When it comes to sugar we have the good, the bad and the ugly. The good would be coconut crystals, Manuka honey, Maca powder and maybe Greenleaf Stevia. The bad would be HFCS and GMO table sugar. Sweeteners are the ugly.
With the obesity epidemic, many individuals try to eat fewer sweets, especially those who are trying to lose weight. One of the most common mistakes they make is to use sweeteners instead. However, the use of sugar substitutes compounds the problem, largely by damaging the parts of the brain that drive food cravings and/or hunger, which only increases the desire for carbohydrates and generally stimulates even more overeating. This is called a vicious cycle and if you are in it, you know how hard it is to break the cycle.
Aspartame and Acesulfame
Aspartame and Acesulefame are two of the most common sugar substitutes. Both have been shown to have neurotoxic effects, which means they attack your brain and nervous system. Aspartate, which is the most controversial artificial sweetener on the market, is derived from Aspartame. It is the main ingredient in NutraSweet, Equal, Spoonful and other sugar substitutes found in low calorie prepared foods and diet sodas. Acesuflame is also known as Sunett and Sweet One. It is usually added to Aspartame or other sweeteners because it has a bitter taste and needs to be “hidden” from the consumer.
Let’s start with aspartame. While there is controversy over the benefits and risks of aspartame, one fact is undisputed, and that is that it is dangerous to the population at large and contributes to obesity. More recently, it has been shown to be a neurotoxin. Yet it remains in our low calorie foods and is often put into edibles, including baby foods, that aren’t labeled as low calorie.
Dr. Robert Walton surveyed the studies of aspartame in peer-reviewed medical literature. He states that of the 166 studies relevant to Aspartame’s safety, 100% of the research performed by the company that makes aspartame confirmed it's “safety,” whereas 92% of the independently funded research found problems with consuming aspartame. Big surprise.
Components of Aspartame
H.J. Roberts, MD, coined the term "aspartame disease" in a book filled with over 1,000 pages of information about the negative health consequences of ingesting aspartame, which included headache, dizziness, vomiting, memory loss, and fibromyalgia among other disorders. Aspartame is composed of Aspartic Acid, Phenylalanine, and Methanol, all of which have serious side effects.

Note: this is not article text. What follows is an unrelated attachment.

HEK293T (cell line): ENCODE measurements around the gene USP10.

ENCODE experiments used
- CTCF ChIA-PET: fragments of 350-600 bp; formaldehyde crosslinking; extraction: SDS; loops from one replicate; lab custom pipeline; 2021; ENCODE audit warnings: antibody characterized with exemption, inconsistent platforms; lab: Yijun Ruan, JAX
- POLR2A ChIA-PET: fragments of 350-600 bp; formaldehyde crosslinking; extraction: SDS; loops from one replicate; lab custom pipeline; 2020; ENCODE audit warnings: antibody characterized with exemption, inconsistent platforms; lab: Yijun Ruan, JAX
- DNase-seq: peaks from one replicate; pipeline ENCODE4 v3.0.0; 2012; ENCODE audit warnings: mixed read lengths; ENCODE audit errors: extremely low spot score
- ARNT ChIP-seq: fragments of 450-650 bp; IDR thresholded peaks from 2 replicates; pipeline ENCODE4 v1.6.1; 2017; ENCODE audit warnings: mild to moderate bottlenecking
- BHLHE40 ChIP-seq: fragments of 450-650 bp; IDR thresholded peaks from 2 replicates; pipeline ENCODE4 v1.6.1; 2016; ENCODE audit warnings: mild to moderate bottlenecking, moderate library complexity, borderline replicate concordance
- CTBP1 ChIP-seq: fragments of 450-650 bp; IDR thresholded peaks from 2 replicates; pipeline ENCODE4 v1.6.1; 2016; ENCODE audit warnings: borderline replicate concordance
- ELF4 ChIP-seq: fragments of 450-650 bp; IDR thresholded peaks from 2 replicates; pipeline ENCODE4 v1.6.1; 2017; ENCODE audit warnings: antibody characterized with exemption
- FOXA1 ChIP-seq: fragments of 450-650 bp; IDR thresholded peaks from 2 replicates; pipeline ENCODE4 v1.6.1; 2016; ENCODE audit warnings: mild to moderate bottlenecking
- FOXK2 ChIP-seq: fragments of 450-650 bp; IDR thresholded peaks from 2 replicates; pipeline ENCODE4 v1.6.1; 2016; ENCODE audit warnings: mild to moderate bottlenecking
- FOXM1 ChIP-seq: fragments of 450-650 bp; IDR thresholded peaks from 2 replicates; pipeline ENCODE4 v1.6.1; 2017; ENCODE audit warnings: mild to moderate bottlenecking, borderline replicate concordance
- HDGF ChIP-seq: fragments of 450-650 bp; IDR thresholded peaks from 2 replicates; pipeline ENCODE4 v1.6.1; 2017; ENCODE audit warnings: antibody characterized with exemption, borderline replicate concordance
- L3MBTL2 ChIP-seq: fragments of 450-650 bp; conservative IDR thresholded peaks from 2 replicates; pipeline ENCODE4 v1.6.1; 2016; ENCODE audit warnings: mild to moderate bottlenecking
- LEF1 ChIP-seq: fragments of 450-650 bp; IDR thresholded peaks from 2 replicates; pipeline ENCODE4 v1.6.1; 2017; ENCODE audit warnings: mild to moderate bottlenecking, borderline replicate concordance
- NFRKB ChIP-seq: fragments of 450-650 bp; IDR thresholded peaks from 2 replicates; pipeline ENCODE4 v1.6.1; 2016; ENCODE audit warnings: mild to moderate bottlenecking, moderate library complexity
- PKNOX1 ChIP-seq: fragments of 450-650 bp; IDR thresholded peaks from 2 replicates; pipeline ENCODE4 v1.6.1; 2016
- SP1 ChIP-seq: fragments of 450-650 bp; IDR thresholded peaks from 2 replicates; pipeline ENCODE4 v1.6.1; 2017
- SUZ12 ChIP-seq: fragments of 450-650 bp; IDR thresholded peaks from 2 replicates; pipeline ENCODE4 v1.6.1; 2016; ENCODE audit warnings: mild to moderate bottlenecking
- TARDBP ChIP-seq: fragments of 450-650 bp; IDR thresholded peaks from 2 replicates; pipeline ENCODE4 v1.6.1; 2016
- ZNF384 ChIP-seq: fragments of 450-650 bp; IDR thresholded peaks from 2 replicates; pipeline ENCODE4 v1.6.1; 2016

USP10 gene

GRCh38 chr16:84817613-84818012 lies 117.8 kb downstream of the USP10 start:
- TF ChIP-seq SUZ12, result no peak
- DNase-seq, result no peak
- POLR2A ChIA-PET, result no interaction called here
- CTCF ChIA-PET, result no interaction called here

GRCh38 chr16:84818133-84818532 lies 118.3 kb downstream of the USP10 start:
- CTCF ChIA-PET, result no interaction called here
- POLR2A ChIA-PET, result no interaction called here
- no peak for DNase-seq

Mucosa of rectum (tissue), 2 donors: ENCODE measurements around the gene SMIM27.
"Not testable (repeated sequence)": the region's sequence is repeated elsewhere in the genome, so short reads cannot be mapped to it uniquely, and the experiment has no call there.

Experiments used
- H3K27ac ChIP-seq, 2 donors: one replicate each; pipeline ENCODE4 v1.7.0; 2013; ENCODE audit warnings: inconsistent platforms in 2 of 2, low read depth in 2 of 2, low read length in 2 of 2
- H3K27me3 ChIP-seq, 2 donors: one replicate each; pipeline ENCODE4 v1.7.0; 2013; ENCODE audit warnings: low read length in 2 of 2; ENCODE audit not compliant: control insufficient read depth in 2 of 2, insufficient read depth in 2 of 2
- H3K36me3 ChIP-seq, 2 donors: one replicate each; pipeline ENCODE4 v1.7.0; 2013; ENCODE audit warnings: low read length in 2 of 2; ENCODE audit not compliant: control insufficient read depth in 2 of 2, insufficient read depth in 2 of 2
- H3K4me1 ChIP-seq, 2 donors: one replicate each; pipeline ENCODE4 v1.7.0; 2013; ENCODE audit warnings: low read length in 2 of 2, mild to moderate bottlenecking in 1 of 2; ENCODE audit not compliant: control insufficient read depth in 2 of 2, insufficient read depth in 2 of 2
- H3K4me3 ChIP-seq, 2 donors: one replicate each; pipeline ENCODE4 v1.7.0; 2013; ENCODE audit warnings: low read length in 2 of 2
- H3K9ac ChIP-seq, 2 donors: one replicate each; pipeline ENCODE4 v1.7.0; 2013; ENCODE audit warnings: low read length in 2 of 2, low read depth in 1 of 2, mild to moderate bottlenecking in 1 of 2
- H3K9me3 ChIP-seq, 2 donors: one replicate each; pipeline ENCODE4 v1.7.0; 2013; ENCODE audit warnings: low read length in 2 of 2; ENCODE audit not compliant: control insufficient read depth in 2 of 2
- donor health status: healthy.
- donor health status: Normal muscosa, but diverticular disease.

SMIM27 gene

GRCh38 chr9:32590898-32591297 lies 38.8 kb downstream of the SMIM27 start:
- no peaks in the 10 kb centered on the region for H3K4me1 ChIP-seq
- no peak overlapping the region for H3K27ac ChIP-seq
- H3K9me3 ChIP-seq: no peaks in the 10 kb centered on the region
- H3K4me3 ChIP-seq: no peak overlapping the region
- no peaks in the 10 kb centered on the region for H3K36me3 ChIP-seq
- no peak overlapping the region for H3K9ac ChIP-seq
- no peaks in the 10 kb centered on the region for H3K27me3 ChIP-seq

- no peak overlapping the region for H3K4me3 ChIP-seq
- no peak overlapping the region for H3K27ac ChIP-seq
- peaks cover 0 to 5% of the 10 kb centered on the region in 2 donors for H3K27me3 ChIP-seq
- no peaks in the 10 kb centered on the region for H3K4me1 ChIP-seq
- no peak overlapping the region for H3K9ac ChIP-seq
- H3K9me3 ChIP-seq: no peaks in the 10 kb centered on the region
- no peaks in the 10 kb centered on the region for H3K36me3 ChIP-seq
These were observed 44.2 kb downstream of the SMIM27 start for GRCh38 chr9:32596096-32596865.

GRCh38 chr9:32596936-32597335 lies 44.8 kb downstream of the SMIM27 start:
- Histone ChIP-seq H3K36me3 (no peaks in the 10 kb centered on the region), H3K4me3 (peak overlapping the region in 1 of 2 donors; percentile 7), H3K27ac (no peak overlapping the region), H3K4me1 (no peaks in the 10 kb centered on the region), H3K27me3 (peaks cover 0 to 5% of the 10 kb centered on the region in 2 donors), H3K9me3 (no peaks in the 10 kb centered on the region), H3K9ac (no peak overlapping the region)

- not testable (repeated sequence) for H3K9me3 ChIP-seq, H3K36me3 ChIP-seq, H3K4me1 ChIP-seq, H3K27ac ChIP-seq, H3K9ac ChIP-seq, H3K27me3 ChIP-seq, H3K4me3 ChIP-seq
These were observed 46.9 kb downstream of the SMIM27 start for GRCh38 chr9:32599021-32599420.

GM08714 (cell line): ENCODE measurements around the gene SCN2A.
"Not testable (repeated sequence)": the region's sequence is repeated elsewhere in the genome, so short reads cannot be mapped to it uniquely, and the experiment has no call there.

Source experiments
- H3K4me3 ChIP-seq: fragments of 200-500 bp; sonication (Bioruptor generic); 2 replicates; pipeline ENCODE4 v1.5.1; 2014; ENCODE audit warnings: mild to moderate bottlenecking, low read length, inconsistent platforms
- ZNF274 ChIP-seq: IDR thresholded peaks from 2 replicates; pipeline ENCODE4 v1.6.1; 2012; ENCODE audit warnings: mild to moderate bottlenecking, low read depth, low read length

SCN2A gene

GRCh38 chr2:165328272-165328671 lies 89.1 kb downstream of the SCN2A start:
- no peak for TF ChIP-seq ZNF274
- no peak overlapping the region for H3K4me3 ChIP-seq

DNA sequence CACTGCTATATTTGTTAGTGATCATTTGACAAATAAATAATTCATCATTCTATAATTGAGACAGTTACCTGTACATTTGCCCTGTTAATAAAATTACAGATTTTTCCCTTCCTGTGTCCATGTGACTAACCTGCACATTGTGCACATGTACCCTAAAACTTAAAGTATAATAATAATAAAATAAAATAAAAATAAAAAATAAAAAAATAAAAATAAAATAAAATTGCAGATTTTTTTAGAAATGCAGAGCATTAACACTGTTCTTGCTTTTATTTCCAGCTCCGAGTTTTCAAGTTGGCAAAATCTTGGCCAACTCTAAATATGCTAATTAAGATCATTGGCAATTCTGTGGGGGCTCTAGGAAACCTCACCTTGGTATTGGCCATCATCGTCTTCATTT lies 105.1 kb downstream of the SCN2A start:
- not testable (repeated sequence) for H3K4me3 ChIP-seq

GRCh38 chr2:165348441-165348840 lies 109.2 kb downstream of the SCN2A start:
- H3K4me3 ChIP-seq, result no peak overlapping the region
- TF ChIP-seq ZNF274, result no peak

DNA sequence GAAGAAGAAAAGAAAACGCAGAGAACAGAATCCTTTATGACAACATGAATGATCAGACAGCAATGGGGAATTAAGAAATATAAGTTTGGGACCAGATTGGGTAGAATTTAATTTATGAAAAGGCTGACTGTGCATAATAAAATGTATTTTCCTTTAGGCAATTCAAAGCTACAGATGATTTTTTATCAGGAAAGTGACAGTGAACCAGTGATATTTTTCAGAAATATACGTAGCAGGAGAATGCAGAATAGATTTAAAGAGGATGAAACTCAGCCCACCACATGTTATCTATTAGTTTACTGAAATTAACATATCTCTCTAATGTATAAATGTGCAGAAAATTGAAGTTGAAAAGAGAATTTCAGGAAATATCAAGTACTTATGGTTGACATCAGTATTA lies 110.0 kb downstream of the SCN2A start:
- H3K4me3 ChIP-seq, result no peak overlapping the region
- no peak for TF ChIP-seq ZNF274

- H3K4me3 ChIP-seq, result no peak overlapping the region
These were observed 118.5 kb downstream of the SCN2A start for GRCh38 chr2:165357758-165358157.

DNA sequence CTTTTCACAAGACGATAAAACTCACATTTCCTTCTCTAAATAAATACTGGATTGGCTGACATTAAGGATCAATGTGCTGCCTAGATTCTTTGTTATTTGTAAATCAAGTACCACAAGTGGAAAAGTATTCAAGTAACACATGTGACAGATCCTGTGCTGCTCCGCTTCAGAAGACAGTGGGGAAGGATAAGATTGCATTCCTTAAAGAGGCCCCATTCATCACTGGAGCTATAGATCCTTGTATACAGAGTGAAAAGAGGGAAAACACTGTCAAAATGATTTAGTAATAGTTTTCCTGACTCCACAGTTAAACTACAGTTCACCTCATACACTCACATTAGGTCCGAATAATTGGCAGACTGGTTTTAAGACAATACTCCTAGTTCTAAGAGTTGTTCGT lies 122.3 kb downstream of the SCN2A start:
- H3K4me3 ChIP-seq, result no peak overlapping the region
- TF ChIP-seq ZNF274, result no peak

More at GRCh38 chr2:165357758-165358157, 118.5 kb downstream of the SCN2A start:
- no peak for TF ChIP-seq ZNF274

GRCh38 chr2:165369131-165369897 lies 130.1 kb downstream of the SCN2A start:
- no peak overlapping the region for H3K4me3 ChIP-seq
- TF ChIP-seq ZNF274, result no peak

I remember when they first started testing the effects 40 years ago and found that it caused brain tumors at a faster rate than anything else the FDA had ever tested. None the less, a year later it was in everything including baby foods.
Aspartic Acid. Aspartic acid, or aspartate, makes up about 40 percent of aspartame. In the brain, aspartate acts as a neurotransmitter, helping information get from one neuron to another. An excess amount of aspartate in the brain releases free radicals and, in turn, kills the neurons by allowing an excess of calcium to be absorbed. Multiple sclerosis, epilepsy, dementia and Parkinson's disease are only a few of the chronic illnesses linked to excessive amounts of aspartate over an extended period of time. The FDA has also reported nausea, vision and sleeping problems, migraines and more as side effects of excessive aspartate consumption.
I helped a patient reverse her symptoms of MS by simply changing the way she was eating and getting sunshine. The most important thing she changed in terms of the ways she was eating (and she changed everything – going from totally polluted food to all clean food) was that she stopped using sweeteners.
- Phenylalanine. Phenylalanine, an amino acid, makes up about 50 percent of aspartame. Phenylalanine raises blood phenylalanine levels, which can decrease serotonin the neurotransmitter that manages mood. Too little and we have depression, too much and we have seizures and even schizophrenia.